Michael A. Postow, MD: It’s a very interesting concept, now that we have immune therapies, to explain that this is different from traditional chemotherapy that we may be considering for other patients with other diseases that we’re treating. So, I like to just tell patients that the immune system is like a police force within their body, policing against viruses and bacteria and things trying to invade them, but also polices against cancer. And, for whatever reason, in that individual patient, their body is just not fighting the melanoma strong enough. So, anti-PD-1 is a way of enhancing the patient’s immune system to try to help their own body’s immune system destroy the tumor. The general fundamental framework is usually really helpful for patients, and also explaining that they’re not going to need to walk around with a mask, that they’re not going to be immunosuppressed, and that the side effects that they may experience from this are related to our enhancing their immune system’s strength, not so much that we’re giving them chemotherapy that would make them more susceptible to infections and/or have hair loss—because a lot of patients come in and they’re worried about looking like a cancer patient, or needing to walk around with a mask, or losing their hair. And, I think, education about this being an entirely different approach than chemotherapy, not necessarily without any toxicities—and it is important that we understand that—but, first, just explaining the rationale for this in a broad picture is important. Most patients do take well to the concept.

Robert H.I. Andtbacka, MD, CM: And speaking of the toxicities, Georgina, how do you explain the toxicities to the patients? What are the most common toxicities, and how do you manage these in Australia?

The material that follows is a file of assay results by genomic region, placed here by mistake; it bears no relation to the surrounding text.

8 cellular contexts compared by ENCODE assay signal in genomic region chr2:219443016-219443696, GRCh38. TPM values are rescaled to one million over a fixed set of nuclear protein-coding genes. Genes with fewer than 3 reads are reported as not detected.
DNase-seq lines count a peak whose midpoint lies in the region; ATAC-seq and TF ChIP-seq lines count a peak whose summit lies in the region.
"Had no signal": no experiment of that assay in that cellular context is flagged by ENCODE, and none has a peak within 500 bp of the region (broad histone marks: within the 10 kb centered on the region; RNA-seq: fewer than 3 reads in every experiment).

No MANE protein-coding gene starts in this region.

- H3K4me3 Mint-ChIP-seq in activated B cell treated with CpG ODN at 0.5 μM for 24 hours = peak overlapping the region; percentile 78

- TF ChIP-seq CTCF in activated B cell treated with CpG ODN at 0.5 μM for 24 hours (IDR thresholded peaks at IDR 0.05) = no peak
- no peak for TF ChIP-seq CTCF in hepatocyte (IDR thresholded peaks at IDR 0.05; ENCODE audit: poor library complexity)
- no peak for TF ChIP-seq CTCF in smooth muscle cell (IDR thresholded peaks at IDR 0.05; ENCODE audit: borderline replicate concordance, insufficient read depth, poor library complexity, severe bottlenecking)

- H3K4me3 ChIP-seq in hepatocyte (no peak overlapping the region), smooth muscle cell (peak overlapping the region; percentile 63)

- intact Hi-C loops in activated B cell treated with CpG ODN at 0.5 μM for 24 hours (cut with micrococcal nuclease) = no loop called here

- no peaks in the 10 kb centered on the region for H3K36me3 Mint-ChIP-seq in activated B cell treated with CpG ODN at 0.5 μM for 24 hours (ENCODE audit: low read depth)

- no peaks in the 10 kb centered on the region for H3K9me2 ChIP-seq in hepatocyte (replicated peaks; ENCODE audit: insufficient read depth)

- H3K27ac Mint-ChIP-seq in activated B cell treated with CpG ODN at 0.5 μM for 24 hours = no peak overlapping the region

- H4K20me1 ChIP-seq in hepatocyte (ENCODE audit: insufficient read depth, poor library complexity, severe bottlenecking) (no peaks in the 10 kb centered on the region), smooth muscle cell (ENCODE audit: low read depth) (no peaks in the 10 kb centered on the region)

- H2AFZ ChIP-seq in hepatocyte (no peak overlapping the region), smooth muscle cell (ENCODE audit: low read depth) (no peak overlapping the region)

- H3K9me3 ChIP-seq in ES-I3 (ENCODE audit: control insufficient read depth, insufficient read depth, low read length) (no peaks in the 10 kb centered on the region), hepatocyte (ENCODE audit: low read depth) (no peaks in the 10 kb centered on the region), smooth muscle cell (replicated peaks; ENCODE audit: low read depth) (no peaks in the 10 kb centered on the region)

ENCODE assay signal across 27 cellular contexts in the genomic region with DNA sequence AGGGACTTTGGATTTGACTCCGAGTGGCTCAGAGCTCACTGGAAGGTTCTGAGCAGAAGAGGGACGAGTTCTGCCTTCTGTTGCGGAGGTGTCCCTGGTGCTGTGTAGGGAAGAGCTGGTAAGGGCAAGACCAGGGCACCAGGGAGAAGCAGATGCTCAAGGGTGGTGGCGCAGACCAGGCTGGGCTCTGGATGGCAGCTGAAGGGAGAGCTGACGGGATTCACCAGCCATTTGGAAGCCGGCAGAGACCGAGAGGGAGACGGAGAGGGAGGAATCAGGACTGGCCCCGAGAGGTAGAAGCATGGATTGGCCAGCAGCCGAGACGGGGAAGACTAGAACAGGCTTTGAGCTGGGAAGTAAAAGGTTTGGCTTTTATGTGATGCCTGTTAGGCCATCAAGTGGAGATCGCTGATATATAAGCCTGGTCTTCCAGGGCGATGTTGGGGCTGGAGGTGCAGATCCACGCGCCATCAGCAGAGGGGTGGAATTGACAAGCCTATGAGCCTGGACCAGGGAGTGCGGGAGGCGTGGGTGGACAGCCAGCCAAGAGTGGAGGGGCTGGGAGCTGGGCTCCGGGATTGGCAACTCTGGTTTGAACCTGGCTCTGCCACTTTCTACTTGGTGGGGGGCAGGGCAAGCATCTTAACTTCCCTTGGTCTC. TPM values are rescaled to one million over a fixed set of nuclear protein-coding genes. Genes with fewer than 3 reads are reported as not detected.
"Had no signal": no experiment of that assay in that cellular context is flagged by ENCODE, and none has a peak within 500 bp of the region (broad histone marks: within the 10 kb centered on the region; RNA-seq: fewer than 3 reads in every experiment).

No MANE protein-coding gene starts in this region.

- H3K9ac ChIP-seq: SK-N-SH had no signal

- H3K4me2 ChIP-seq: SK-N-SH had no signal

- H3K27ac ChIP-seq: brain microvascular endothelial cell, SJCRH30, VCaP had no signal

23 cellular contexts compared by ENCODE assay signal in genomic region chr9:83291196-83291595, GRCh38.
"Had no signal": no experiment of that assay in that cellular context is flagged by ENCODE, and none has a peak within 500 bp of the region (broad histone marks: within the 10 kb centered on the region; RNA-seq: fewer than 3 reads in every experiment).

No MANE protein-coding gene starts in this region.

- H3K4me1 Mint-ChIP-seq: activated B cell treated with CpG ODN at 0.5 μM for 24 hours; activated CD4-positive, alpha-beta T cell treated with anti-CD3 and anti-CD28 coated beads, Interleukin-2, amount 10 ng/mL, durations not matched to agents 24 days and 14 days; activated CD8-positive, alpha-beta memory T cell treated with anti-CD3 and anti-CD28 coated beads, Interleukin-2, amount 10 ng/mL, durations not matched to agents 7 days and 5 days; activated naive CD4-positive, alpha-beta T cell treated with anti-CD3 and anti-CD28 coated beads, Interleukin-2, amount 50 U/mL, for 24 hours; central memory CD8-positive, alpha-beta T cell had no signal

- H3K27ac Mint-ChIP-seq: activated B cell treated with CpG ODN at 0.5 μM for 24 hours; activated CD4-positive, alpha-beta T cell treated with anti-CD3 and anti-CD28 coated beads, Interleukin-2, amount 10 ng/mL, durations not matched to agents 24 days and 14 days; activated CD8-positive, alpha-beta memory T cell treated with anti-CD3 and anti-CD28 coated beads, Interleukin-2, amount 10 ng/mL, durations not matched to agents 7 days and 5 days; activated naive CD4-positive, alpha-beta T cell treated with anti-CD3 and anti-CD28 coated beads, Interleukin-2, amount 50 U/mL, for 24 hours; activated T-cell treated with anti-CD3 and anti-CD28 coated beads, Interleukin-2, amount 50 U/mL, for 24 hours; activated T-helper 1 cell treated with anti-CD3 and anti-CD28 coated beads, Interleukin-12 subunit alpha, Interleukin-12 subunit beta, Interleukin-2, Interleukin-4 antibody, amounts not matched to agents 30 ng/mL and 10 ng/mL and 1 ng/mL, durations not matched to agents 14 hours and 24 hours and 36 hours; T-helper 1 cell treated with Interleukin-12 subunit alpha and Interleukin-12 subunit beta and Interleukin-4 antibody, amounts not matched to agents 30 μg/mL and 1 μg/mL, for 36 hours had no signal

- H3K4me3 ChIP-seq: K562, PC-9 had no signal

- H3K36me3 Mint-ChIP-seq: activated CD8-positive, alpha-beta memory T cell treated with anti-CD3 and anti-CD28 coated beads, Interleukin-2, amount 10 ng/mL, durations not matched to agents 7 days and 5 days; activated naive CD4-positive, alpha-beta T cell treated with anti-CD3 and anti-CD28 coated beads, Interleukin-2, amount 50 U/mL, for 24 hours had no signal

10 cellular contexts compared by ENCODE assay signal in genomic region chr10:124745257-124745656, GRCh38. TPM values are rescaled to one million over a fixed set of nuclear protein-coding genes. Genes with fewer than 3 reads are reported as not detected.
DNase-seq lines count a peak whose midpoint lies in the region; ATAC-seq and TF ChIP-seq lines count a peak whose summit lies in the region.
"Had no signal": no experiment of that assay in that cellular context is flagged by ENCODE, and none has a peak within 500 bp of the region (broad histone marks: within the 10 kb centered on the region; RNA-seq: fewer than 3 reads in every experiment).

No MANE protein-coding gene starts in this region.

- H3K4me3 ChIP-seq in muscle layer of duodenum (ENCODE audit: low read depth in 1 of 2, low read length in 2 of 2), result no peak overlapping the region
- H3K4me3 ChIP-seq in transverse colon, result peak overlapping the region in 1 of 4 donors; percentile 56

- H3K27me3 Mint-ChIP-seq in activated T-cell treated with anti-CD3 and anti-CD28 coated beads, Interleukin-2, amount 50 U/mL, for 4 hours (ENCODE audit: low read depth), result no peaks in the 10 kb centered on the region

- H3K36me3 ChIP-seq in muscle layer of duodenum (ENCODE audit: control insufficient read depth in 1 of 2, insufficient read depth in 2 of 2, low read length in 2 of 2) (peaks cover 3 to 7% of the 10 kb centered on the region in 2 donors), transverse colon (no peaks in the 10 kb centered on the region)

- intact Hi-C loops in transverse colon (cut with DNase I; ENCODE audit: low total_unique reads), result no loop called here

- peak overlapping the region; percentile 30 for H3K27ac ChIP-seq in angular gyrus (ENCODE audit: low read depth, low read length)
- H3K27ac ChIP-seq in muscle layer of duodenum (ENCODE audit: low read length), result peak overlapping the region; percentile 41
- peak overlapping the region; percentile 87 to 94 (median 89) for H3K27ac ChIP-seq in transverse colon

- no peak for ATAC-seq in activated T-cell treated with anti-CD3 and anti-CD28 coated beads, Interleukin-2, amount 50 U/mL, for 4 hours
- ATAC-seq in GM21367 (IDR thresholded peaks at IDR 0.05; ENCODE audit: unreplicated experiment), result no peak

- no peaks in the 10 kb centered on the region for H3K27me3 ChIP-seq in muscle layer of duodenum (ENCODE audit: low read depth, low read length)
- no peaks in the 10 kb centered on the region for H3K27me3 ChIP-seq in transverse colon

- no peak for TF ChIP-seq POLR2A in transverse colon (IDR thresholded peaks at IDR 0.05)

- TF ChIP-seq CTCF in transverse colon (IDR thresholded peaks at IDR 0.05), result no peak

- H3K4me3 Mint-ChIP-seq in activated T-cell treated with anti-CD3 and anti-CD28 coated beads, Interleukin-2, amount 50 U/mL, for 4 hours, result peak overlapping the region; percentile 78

Georgina Long, MD: So, that’s a really important point, particularly when you’re talking about the combination immune therapy. I use a very similar framework to Mike. I talk about the mode of action that we’re stimulating in their immune system, and, in doing so, we’re hoping to kill the melanoma cancer cells, but we may start attacking some of their normal tissue. Their immune system may start attacking some of their normal tissue. I highlight the fact that it can actually attack any tissue, and we have no way of predicting which one. I usually really use gestures so that they get a visual, as well. There are five common gestures, for example: skin; diarrhea—because their bowel can be attacked by the immune system; endocrinopathies, particularly thyroid when we’re talking about anti-PD-1, but also hypophysitis, which is very rare with anti-PD-1 alone, and is much more common with the combination of CTLA4 and PD-1; and hepatitis. And then, when I talk about anti-PD-1, I do mention some of the rarer things, as well, definitely with the combination, but I do say sometimes your lungs can be affected. You can get inflammation of the lung, and we’ll be asking you every time we see you about whether you’re getting a cough or whether you’re short of breath, just so they can contextualize it. The most important thing, though, is that there is a framework for the patient to contact the cancer center to let them know or even to ask whether this is something they need to be worried about—because the last thing I want is one of my patients sitting at home with diarrhea and not acting upon it for 24 to 48 hours, or even 3 days, and then we’ve got a really big problem on our hands. The other principle is, if you know about it early, you can treat it or monitor it early, and patients do a lot better and get through their treatment with a much higher quality of life. So, it’s very important.